with remote sensing (Figure 2). We Figure 1. Schematic diagram illustrating the possible effects of Mountain Pine Beetle forest disturbance on snowpack and streamflow. Figure 2. A) Aerial imagery showing mountain pine beetle-caused mortality in a lodgepole pine forest in northern Colorado.

B) Aerial Detection Survey data. Murtha, P.A. and Wiart, R.J. Cluster analysis of pine crown foliage patterns air identification of mountain pine beetle current attack.

Photogrammetric Engineering & Remote Sensing, 55, pp. 83– Google ScholarCited by: 3. CiteScore: ℹ CiteScore: CiteScore measures the average citations received per document published in this title. CiteScore values are based on citation counts in a given year (e.g. ) to documents published in three previous calendar years (e.g.

– 14), divided by the number of documents in these three previous years (e.g. – 14). The purpose of the Western South Dakota Hydrology Meeting is to bring together researchers from Federal, State, University, local government, and private organizations and provide a forum to discuss topics dealing with hydrology in western South Dakota.

whitebark pine in the ecosystem in cooperation with the Greater Yellowstone Whitebark Pine Monitoring Working Group. A summary of the monitoring is also presented (see Appendix D). The protocol has been modified to document mortality rate in whitebark pine from all causes, including mountain pine beetle (Dendroctonus ponderosae).

Because mountain pine beetle populations have historically been larger in lower-elevation forests, it has been assumed that lower-elevation forests serve as source points for attacks, with upper-elevation whitebark pine acting as "spill-over" sinks for mountain pine beetles [12,27,46,].

However, experimental evidence is lacking. Chapter Remote sensing report on mountain pine beetle/grizzly bear project / Pp. In: Stenhouse, G. and K. Graham eds., Foothills Research Institute Grizzly Bear Program Annual Report.

Eidenshink, Z. Zhu and M.A. Finney. “Combining remote sensing and spatial modeling to assess site and landscape level effects of fuels treatments on wildland fire”, for the 5th International Fire Ecology and Management Congress, special session “Assessing Fire Effects with Remote Sensing and Geospatial Technologies”.

Decemberbook. Using Historical Maps in Scientific Studies Applications, Challenges, and Best Practices Remote Sensing and Spatial Information Sciences. Detection of mountain pine beetle-killed ponderosa pine in a heterogeneous landscape. forest regeneration, stand development modelling, silvicultural systems, forest restoration, old-growth dynamics, stand edge effects, mountain pine beetle, seed dispersal, germination ecology, disturbance ecology.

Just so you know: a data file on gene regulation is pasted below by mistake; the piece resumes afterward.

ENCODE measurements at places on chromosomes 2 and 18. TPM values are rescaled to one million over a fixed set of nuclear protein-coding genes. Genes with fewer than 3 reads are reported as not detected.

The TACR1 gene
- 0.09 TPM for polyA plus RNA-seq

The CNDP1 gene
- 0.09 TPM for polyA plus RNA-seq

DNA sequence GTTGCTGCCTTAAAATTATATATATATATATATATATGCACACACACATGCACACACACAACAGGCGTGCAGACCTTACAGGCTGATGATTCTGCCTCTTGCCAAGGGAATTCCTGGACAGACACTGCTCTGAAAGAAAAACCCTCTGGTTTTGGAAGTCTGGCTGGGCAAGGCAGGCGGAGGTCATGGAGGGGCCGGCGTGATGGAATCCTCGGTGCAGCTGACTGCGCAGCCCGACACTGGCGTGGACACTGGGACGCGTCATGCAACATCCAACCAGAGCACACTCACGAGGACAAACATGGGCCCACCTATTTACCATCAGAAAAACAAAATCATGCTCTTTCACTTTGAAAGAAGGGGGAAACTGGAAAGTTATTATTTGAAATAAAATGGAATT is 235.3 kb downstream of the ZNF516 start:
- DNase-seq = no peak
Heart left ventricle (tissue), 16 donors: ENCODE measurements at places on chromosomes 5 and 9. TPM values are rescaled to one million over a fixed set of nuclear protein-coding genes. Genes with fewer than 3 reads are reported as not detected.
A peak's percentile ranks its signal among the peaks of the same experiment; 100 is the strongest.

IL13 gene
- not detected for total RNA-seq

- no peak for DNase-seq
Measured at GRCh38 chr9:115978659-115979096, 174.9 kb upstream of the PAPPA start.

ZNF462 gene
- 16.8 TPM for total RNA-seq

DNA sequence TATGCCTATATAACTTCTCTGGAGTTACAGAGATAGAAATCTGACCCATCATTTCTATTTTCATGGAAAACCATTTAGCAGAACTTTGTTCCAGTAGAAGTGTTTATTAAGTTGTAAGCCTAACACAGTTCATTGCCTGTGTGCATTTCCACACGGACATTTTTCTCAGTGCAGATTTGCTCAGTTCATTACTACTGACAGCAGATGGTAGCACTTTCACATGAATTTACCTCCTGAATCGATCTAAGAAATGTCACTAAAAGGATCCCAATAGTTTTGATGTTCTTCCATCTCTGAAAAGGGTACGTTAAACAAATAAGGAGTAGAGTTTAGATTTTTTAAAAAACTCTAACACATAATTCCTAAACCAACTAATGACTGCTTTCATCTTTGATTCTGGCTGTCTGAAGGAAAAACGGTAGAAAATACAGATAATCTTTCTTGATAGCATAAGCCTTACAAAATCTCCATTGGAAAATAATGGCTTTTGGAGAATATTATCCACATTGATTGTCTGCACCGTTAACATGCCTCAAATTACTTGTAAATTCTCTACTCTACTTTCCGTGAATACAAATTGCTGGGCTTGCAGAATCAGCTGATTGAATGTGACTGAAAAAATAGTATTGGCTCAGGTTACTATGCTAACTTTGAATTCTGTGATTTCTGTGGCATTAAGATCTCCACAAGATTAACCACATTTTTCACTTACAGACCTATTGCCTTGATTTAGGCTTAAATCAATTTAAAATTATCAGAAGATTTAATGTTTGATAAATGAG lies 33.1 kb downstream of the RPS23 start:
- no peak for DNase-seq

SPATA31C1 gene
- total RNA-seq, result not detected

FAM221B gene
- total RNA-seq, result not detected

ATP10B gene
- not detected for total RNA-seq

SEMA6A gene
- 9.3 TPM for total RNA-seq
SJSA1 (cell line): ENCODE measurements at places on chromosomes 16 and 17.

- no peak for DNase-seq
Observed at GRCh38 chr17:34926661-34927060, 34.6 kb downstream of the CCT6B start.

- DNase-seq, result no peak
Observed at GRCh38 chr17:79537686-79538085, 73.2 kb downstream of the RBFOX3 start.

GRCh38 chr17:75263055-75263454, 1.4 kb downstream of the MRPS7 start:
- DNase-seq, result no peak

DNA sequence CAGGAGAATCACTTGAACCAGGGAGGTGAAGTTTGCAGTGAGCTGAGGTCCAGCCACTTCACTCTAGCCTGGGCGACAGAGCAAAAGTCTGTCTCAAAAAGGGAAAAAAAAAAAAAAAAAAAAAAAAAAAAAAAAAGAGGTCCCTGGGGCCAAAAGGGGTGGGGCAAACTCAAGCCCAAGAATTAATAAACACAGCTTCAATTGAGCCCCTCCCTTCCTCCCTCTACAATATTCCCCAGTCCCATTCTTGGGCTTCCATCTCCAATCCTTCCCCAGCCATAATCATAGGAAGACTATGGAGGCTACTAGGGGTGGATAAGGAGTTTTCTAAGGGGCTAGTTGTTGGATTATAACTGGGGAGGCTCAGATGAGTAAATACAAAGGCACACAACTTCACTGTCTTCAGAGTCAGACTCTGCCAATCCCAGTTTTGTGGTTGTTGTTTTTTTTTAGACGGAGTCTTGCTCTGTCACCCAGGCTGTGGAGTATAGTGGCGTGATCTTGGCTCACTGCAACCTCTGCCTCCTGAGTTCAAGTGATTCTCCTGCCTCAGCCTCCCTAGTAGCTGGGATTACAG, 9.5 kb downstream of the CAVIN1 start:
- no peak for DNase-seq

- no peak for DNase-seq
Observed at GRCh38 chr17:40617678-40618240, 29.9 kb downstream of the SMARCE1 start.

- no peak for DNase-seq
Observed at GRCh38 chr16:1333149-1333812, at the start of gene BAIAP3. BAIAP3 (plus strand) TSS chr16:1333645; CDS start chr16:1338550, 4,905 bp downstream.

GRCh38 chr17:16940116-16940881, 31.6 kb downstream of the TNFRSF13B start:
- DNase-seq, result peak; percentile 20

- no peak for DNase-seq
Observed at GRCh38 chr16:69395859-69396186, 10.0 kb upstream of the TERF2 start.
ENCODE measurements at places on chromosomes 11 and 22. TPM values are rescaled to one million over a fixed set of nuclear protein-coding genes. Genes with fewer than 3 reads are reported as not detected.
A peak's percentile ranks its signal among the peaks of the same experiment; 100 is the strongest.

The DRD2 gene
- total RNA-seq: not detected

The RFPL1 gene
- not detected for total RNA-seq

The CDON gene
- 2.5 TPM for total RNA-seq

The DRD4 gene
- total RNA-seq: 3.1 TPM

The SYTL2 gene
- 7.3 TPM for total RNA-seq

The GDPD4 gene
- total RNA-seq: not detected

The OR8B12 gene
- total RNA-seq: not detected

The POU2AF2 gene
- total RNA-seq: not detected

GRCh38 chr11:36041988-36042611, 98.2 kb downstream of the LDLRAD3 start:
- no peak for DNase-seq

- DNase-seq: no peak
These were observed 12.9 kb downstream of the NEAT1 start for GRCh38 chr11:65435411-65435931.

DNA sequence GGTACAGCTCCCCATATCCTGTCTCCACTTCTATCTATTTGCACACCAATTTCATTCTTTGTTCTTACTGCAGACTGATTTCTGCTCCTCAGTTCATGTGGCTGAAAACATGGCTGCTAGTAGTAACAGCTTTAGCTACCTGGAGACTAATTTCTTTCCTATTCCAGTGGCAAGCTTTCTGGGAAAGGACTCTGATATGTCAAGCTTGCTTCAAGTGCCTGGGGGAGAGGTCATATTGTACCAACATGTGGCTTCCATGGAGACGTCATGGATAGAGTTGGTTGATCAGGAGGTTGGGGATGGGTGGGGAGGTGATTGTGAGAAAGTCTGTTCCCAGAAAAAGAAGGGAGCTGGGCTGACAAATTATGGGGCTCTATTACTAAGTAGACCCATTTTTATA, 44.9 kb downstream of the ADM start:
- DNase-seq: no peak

Changing temperatures influence suitability for modeled mountain pine beetle (Dendroctonus ponderosae) outbreaks in the western United States Climate Change and Forest Disturbances Cross-scale Drivers of Natural Disturbances Prone to Anthropogenic Amplification: The Dynamics of Bark Beetle Eruptions.

Book Review: Lasaponara, Rosa & Masini, Nicola (Eds.), Satellite Remote Sensing: A New Tool for Archaeology. Remote Sensing and Digital Image Processing Springer, London ().

pp., Price: £ ISBN: International Journal of Applied Earth Observations and Geoinformation. Frank H. Koch, Jr. – Page 1 of 24 Frank H.

Koch, Jr. Cornwallis Road. Research Triangle Park, NC Ph: () [email protected] EDUCATION • Ph.D. in Forestry, Minor in Environmental Remote Sensing and Image Analysis, DecemberNorth Carolina State University, Raleigh, NC • M.S. in Natural Resources. Blue Mountain Ecoregion (1) Bob Marshall Wilderness Area (1) Bole scorch (1) book (1) boosted regression (1) british thermal unit values (1) Bromus tectorum (4) building construction (1) burn manager certification (1) burn pile (1) burn probability (2) burn probability modelling (1) burn severities (1) burn severity (12) Burned Area Emergency.

Eastern larch beetle. Pigeon horntail. Other: 12 weeds of Christmas quiz. Imprelis contaminated materials allowed in landfills for Of Historical Interest: 25 years ago - – 60 years ago – - Cytospora canker Jack pine sawfly White pine seedling root rot Birch skeletonizer.

Remote sensing offers the potential for cost effective and rapid assessment of individual tree species classification across several scales. Scientists investigated the utility of leaf, branch and crown-level scale-invariant topological metrics for use in automated species-level classification of individual trees.

The Canadian Forest Service promotes the sustainable development of Canada's forests and the competitiveness of the Canadian forest sector. (1) Literature review. We searched the literature for studies on disturbance by fire, wind and bark beetles, and their impacts on ecosystem services as defined by the Millennium Ecosystem Assessment (MEA, ), as well as their effects on biodiversity, focusing on species richness and habitat quality as well as on indices of diversity (e.g.

Shannon‐Index, Cited by: Yongwei Shan. Yongwei Shan is an Assistant Professor in the School of Civil and Environmental Engineering at Oklahoma State University.

One of his research thrusts is transportation infrastructure asset management. He was the Principal Investigator (PI) of a research project, entitled “Prioritizing Bridge Maintenance and Repairs Considering Geospatial and.

Impacts of mountain pine beetle on hydrology and vegetative redevelopment in lodgepole pine forests of west-central Alberta: Phase II - Ecological responses in the grey attack stage. This project will examine hydrological and vegetation responses in the grey attack stage.Public perceptions of mountain pine beetle management alternatives Natural Resources Canada, Canadian Forest Service, Victoria Mountain Pine Beetle Working Paper ISBN Sheppard, S.R.J., and A.

Shaw ().Lukas, J. and E. Gordon (). Impacts of the Mountain Pine Beetle Infestation on the Hydrologic Cycle and Water Quality: A Symposium Report and Summary of the Latest Science. Intermountain West Climate Summary 6(3).

Nowak, K., J. .